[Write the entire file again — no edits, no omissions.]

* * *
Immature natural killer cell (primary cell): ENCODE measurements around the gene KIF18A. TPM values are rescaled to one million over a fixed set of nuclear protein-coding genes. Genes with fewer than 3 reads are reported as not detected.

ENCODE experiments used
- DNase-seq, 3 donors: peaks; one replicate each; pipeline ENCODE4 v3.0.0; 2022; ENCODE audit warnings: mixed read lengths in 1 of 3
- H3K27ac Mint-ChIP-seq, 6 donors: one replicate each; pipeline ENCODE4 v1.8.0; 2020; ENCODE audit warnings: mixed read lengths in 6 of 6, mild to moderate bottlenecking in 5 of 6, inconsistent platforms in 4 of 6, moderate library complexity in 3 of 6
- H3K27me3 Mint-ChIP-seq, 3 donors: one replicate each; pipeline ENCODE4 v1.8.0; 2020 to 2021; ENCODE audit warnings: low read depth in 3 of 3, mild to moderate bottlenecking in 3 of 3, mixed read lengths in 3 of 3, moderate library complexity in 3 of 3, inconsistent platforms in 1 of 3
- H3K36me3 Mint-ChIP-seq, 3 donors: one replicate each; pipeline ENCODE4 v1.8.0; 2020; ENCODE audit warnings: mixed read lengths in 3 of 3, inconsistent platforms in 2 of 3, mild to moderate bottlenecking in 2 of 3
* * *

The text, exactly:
Immature natural killer cell (primary cell): ENCODE measurements around the gene KIF18A. TPM values are rescaled to one million over a fixed set of nuclear protein-coding genes. Genes with fewer than 3 reads are reported as not detected.

ENCODE experiments used
- DNase-seq, 3 donors: peaks; one replicate each; pipeline ENCODE4 v3.0.0; 2022; ENCODE audit warnings: mixed read lengths in 1 of 3
- H3K27ac Mint-ChIP-seq, 6 donors: one replicate each; pipeline ENCODE4 v1.8.0; 2020; ENCODE audit warnings: mixed read lengths in 6 of 6, mild to moderate bottlenecking in 5 of 6, inconsistent platforms in 4 of 6, moderate library complexity in 3 of 6
- H3K27me3 Mint-ChIP-seq, 3 donors: one replicate each; pipeline ENCODE4 v1.8.0; 2020 to 2021; ENCODE audit warnings: low read depth in 3 of 3, mild to moderate bottlenecking in 3 of 3, mixed read lengths in 3 of 3, moderate library complexity in 3 of 3, inconsistent platforms in 1 of 3
- H3K36me3 Mint-ChIP-seq, 3 donors: one replicate each; pipeline ENCODE4 v1.8.0; 2020; ENCODE audit warnings: mixed read lengths in 3 of 3, inconsistent platforms in 2 of 3, mild to moderate bottlenecking in 2 of 3